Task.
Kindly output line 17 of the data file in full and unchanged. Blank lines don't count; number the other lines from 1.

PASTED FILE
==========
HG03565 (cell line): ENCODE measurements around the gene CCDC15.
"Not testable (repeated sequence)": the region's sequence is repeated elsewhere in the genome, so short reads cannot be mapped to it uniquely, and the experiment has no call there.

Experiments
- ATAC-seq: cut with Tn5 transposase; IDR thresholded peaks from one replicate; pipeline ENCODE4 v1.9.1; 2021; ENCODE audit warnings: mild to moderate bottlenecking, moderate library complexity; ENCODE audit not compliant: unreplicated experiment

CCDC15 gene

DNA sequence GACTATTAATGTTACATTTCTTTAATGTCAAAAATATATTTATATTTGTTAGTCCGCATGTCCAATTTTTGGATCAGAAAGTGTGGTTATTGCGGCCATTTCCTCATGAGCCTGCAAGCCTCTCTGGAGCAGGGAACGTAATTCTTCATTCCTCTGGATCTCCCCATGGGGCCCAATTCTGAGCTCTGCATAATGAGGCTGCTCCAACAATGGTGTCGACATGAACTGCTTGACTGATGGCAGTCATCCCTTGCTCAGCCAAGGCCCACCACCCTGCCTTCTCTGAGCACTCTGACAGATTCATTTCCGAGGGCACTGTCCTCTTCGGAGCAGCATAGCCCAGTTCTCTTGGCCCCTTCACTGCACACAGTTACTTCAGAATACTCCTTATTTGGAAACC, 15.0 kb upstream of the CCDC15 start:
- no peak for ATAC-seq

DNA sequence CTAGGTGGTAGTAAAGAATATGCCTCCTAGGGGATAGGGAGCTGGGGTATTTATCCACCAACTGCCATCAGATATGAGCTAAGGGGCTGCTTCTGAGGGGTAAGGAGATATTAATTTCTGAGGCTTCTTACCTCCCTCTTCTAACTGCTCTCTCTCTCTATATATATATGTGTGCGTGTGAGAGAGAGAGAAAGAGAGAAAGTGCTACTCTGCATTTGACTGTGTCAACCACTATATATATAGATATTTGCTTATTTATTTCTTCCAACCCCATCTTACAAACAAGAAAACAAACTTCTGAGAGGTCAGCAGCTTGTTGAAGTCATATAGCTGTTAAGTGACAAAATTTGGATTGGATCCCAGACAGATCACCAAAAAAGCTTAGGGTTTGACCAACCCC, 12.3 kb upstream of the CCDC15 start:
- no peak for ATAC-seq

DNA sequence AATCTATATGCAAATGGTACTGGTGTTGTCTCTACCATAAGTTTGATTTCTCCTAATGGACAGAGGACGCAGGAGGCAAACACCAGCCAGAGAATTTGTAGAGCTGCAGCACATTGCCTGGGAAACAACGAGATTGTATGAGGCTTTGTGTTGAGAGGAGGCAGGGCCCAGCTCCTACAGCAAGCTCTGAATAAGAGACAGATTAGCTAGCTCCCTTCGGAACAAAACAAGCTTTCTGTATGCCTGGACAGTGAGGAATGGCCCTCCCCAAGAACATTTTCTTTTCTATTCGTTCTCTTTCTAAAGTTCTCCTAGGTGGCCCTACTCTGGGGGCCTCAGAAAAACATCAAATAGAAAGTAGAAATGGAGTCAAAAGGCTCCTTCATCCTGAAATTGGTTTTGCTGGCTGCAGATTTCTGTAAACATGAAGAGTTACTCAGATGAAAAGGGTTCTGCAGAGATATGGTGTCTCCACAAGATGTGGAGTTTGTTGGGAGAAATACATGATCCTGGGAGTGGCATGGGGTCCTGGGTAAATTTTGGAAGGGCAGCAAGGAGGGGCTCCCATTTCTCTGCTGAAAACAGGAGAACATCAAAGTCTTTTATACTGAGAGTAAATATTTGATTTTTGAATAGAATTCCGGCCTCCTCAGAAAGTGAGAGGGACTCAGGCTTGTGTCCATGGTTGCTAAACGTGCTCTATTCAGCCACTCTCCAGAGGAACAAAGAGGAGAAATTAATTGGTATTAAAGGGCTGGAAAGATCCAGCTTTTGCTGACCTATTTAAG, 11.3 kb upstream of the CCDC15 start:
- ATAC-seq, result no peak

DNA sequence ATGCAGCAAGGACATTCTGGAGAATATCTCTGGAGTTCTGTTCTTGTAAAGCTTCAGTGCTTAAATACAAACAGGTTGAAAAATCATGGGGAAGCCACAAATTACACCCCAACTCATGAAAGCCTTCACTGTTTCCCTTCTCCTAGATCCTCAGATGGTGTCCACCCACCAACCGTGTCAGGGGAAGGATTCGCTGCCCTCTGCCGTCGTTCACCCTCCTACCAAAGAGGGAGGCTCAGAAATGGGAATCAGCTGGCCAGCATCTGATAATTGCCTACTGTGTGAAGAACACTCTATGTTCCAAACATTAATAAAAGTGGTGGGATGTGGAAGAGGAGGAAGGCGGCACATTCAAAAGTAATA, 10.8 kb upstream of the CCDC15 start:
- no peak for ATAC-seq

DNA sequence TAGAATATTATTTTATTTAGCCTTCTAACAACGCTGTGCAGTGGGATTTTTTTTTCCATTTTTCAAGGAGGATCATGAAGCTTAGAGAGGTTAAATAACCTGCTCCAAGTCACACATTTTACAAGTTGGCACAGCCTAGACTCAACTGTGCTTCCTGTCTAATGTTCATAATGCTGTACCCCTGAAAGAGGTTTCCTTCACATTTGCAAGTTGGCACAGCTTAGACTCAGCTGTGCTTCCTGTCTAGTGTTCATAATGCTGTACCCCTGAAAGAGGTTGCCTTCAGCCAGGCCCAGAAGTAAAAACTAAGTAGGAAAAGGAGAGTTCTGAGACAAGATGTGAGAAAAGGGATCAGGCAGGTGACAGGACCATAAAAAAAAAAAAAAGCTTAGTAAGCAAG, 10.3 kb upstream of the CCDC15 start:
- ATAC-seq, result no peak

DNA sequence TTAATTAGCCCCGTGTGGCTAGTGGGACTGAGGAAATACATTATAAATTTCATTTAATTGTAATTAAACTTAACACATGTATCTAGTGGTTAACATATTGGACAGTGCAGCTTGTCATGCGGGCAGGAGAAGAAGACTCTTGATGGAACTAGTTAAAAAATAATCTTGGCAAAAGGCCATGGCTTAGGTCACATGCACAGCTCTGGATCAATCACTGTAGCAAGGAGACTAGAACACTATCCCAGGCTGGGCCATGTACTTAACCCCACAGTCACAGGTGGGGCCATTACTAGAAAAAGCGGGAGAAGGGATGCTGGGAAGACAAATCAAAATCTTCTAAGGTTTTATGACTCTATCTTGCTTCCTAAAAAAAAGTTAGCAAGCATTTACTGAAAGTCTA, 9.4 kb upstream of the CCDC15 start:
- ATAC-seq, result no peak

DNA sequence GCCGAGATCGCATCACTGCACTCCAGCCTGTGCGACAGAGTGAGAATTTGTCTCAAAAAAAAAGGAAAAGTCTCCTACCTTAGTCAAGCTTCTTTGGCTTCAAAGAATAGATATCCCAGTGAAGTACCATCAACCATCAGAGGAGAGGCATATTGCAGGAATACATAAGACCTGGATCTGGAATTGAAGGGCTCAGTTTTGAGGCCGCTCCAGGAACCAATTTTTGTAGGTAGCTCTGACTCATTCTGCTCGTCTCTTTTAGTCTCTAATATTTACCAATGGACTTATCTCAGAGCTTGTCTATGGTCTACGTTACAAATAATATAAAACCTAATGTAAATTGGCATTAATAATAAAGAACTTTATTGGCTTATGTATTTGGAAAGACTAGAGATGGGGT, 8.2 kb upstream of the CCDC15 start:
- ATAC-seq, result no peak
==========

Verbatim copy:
- ATAC-seq, result no peak